Your doctor may also try injecting an enzyme mixture into the thickened tissue to try and loosen it up. After the injection, doctors sometimes try to stretch and straighten out the fingers.

Enzyme injections can be effective, but most people require two to three of them before they see improvement. They also come with some minor side effects like swelling, bruising, and bleeding.

Less Effective Treatment Options

Some doctors recommend treatments like low energy radiation, ultrasound, or Vitamin E cream to treat Dupuytren contracture. These treatments are not well researched and generally are not as effective as the options mentioned above.

It’s also important to avoid splinting your fingers. It might seem like a good idea to force the fingers to straighten. But, the force from the splint can actually backfire and cause the finger to curl inward faster.

Surgical Treatment Options

After trying nonsurgical treatment options, your doctor may suggest surgical intervention if your condition doesn’t seem to be improving.

There are three different types of surgery that doctors perform to treat Dupuytren contracture:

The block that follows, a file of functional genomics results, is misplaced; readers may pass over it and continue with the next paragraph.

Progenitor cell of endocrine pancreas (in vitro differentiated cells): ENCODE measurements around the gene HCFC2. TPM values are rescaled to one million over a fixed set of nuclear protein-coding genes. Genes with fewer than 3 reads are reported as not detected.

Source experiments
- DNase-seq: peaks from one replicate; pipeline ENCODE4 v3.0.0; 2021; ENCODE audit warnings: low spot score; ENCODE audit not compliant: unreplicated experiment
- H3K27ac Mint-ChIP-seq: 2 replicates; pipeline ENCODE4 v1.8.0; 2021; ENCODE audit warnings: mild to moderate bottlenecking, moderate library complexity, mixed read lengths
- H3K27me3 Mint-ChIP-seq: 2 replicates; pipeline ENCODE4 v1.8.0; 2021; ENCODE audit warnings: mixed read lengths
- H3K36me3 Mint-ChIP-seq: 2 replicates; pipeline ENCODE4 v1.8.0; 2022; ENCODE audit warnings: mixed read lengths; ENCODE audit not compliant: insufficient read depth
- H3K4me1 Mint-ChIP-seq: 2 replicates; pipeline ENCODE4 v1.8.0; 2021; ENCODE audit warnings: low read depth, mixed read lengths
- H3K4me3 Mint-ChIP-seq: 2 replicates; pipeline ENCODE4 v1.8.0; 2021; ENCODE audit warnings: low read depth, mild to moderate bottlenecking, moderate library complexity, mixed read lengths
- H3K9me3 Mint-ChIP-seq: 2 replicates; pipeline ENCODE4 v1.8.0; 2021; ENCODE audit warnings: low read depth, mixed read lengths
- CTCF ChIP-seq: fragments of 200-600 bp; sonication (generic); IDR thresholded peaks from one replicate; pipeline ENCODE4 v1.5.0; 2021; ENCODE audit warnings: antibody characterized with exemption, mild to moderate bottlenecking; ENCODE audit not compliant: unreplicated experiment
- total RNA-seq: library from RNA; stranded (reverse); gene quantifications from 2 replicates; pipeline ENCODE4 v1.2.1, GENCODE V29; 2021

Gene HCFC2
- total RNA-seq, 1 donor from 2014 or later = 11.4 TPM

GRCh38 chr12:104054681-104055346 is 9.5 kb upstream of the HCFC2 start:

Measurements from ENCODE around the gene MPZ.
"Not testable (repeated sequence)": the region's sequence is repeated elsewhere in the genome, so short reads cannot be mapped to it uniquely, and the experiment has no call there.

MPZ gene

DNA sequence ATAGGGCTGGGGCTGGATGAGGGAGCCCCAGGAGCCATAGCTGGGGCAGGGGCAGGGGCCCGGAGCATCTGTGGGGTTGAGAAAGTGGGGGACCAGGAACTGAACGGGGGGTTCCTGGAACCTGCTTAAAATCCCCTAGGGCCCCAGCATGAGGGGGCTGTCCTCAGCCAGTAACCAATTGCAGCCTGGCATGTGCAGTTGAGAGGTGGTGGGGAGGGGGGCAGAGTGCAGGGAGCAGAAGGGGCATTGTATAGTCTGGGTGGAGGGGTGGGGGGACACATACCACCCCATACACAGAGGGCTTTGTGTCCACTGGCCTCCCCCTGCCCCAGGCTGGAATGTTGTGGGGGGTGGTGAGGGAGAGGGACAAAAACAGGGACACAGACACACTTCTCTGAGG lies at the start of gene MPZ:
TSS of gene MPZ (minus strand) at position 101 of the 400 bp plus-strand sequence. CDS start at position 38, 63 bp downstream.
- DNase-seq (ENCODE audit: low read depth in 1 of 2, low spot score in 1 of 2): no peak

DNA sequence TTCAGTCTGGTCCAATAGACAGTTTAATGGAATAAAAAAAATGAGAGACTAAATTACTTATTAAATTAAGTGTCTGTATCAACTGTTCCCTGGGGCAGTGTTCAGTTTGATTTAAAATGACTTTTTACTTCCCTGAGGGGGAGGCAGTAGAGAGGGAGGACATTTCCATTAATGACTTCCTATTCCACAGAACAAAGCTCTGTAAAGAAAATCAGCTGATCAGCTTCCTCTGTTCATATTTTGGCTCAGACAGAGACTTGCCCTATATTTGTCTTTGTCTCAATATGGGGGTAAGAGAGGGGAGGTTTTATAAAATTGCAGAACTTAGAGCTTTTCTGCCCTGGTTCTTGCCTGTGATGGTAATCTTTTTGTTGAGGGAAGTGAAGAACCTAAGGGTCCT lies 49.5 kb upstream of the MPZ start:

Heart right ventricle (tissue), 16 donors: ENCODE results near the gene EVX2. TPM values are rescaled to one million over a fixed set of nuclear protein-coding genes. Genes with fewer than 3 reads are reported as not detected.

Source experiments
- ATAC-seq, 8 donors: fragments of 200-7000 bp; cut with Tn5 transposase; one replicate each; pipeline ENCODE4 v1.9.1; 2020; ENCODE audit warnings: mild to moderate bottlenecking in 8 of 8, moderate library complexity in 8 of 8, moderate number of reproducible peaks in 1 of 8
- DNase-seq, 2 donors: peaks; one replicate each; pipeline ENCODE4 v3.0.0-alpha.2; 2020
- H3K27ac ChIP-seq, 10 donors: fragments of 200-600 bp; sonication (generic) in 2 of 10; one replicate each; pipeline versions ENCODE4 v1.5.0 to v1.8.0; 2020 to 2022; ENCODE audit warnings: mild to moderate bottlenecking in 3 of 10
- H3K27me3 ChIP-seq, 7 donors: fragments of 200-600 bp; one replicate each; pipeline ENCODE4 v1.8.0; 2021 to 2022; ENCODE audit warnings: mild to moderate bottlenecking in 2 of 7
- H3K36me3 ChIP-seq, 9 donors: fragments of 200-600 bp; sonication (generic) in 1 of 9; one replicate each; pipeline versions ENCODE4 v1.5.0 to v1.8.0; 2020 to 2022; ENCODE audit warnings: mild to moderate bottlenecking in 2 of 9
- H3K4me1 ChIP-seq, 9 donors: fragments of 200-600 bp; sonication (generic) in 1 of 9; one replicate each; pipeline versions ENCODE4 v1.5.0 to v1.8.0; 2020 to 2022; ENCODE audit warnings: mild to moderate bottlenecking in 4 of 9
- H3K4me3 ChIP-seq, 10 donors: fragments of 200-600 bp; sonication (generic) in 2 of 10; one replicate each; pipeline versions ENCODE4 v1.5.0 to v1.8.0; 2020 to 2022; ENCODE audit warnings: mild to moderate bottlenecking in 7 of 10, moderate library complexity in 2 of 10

Needle Fasciotomy

Also known as a percutaneous needle fasciotomy or a needle aponeurotomy, this is an outpatient procedure that is performed with just a local anesthetic.

During this procedure, the doctor will insert a fine needle or very sharp blade into the connective tissue of the palm or fingers. They’ll then use the needle or blade to divide the bands and release the tension that causes the hands to curl.

Some of the benefits of this procedure include:

  • Fewer deformities of the hand
  • Faster recovery
  • Low risk of complication

A needle fasciotomy is also a good option for older patients for whom extensive surgery is not safe.

Open Fasciotomy

Another option is an open fasciotomy. This procedure is usually used for more severe cases. There is more long-term relief from an open fasciotomy compared to a needle fasciotomy, but it’s also more extensive.

An open fasciotomy is an outpatient procedure, like a needle fasciotomy, and it’s performed under local anesthetic.

During this procedure, the doctor will create an incision to access and divide the thickened connective tissue to improve your ability to straighten your fingers. They’ll then seal the wound with stitches and apply a dressing.

Since the wound is larger from this procedure, recovery time is a bit longer. You’ll also need to plan for a second appointment to have the stitches removed, and you’ll likely have a scar left over.